Re: Stranded postmasters
Alessandro Vesely wrote:
Do RFCs contain more invitations to get out of the strand?
If you are referring to "stranded" as a result of complexity, this
particular DKIM document is probably a good example of keeping them in
I'm not sure whether it is the complexity of DKIM --or the mail system
as a whole, for that matter-- that refrains postmasters from
participating to discussions. Which discussions? Let me try and
enumerate their types, AFAIK:
* IETF or IRTF related mailing lists,
* tool-specific *-user mailing lists,
* technique-specific *-discuss mailing list,
* DNSBL or rfc-compliance web sites,
* provider-specific feedback-loop web sites,
* generic web sites that also discuss mail issues.
It seems a lot of places. However, is the total number of subscribers
comparable to, say, 25,665,515 (the "Total domains checked" on
spf-all.com today)? I'd guess the percentage of "active" postmaster is
around 1~4%, and the rest is stranded "inertial mass."
Alessandro, I am not entirely sure what the purpose of this
discussion. But what is "Stranded?"
Your first comment seem to reflect complexity which my quip was
regarding "free" vs "commercial." People paying for packages that
attempt to make it "easier." There is no concrete correlation but
commercial packages exist for a reason. Your second comment seem to
reflect a sense of apathy, boredom or that "everything is working."
The system is in autopilot, why break it? It may be a little of both.
But overall define postmaster? What is a "postmaster" today vs yesterday?
Today, I will venture that the disciplines are merged, especially with
the help of integrated packages, systems and automation. I will tell
ya from our experience, the pay scale of those administrating many of
our installations are lower than they use to be. System Operator
(sysop) retirement is one of the principle factors with our ~25 years
old package. There are times where we have to "teach" SMTP, LIST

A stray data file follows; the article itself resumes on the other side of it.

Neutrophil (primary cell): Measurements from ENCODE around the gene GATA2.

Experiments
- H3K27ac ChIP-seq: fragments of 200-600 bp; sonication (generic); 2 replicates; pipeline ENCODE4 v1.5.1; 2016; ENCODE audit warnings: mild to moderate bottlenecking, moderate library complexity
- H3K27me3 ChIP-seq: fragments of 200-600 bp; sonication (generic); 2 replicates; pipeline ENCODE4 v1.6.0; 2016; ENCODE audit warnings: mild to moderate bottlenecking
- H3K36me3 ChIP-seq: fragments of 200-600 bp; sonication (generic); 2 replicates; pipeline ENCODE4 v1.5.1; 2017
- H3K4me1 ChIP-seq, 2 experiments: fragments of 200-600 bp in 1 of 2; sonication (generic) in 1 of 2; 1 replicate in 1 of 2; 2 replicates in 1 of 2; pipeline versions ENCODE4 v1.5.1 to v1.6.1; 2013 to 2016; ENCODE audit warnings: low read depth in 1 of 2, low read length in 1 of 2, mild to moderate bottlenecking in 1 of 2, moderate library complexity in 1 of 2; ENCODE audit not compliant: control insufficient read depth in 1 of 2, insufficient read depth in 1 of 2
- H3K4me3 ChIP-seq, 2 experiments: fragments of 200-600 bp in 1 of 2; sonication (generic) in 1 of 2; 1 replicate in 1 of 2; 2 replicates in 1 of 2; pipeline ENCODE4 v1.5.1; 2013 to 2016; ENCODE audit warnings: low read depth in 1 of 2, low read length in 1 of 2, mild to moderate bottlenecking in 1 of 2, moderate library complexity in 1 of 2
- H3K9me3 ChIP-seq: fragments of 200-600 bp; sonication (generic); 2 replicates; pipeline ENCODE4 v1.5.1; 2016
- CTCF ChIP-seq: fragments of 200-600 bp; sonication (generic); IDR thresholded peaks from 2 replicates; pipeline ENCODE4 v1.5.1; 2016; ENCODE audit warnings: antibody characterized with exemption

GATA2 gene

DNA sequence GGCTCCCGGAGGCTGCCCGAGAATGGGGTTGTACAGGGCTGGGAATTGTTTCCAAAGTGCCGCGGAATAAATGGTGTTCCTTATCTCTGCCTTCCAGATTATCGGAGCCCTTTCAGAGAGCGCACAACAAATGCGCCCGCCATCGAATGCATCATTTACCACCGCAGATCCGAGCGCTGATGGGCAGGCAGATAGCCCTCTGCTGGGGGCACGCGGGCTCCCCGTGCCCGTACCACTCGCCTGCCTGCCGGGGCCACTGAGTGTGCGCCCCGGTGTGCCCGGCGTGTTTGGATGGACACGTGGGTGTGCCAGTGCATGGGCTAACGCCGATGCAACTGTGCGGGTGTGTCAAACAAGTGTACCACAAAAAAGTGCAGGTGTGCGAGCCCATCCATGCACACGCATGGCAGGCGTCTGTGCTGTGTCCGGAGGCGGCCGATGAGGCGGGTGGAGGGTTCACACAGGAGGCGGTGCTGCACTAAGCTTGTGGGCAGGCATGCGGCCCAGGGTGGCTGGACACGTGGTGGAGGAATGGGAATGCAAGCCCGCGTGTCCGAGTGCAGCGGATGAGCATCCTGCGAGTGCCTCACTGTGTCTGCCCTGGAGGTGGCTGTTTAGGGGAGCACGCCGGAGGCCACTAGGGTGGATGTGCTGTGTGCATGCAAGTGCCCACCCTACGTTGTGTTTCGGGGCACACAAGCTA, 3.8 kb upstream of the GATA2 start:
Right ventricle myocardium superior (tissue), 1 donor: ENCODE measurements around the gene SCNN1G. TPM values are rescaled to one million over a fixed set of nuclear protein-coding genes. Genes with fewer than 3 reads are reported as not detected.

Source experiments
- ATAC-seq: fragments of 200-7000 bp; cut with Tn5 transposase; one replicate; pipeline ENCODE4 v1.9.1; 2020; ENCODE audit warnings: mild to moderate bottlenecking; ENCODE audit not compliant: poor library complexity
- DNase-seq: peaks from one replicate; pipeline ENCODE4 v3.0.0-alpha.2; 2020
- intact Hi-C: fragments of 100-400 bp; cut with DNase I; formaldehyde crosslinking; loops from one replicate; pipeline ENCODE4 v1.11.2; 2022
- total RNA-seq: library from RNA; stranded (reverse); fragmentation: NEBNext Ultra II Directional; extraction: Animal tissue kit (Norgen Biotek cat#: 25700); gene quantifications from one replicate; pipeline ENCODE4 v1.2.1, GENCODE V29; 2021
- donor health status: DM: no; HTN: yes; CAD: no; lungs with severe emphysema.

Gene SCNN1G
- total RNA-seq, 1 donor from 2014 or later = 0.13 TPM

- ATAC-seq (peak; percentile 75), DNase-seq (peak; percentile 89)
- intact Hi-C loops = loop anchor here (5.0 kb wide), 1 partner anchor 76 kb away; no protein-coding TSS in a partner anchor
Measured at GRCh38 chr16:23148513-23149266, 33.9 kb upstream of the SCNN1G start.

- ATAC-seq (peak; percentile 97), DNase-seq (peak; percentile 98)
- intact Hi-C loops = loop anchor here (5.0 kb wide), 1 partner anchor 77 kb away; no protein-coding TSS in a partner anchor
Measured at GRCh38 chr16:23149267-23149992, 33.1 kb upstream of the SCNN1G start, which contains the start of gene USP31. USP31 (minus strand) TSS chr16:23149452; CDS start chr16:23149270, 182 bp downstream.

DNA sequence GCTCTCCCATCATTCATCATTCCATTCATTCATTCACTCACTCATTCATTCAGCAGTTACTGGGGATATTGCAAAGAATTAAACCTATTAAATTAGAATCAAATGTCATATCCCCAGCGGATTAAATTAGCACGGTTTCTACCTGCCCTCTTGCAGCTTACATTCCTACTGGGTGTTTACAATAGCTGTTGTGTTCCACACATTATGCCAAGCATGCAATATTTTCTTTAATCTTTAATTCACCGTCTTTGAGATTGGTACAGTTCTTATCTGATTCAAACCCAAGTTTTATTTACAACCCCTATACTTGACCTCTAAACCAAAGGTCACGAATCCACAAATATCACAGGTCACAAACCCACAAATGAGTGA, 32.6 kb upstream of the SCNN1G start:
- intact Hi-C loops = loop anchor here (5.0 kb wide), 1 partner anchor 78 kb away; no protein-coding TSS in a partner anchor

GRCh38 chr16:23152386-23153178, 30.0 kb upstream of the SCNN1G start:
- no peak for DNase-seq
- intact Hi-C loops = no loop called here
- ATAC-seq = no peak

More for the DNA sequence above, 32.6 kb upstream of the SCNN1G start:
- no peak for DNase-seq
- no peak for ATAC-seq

SERVER or FTP because of the lower discipline levels. I use the old
idea that our customers are not "unix wienies" and don't edit
configuration files or don't want to - they want GUI (and today, they
want it via the WEB interface whether that is Online or Offline).
There is also the factor that many people don't get involved until
necessary, i.e. a problem perhaps. AVS was a big factor (no, the main
factor) for me to get involved back 2003. Before that I put my trust
and faith in the engineers involved with IETF protocols. I still do
for the most part but no longer care to get involved in the the mental
battles any more. My own IETF WG experiences has not been a charm.
For that, I think another reason is that there operators (vs
developers) seem to overwhelm the groups here. So perhaps thats
With SPF, I think you need to look at high value domains, i.e.,
companies, the fortune 1000, the banks, etc. Most have SPF domains.
SendMail has some good stats here:
According to them, 90% of the Fortune 1000 have SPF domains. 99% of
the US banks have SPF domains. The levels for DKIM are pathetically
low to nil. Now you have to ask why? A bad survey? Maybe.
But IMV, SPF was simpler to implement. You didn't need a project
"TEAM" per se to get SPF started. DKIM is too complex at many levels
and automation is probably the only thing that can help it. Does that
mean "Stranded" sysops were somewhat interested but punted? The only
way our customers will get to use DKIM is if we offered it to them and
we held their hand thru the setup, configuration and automation of it all.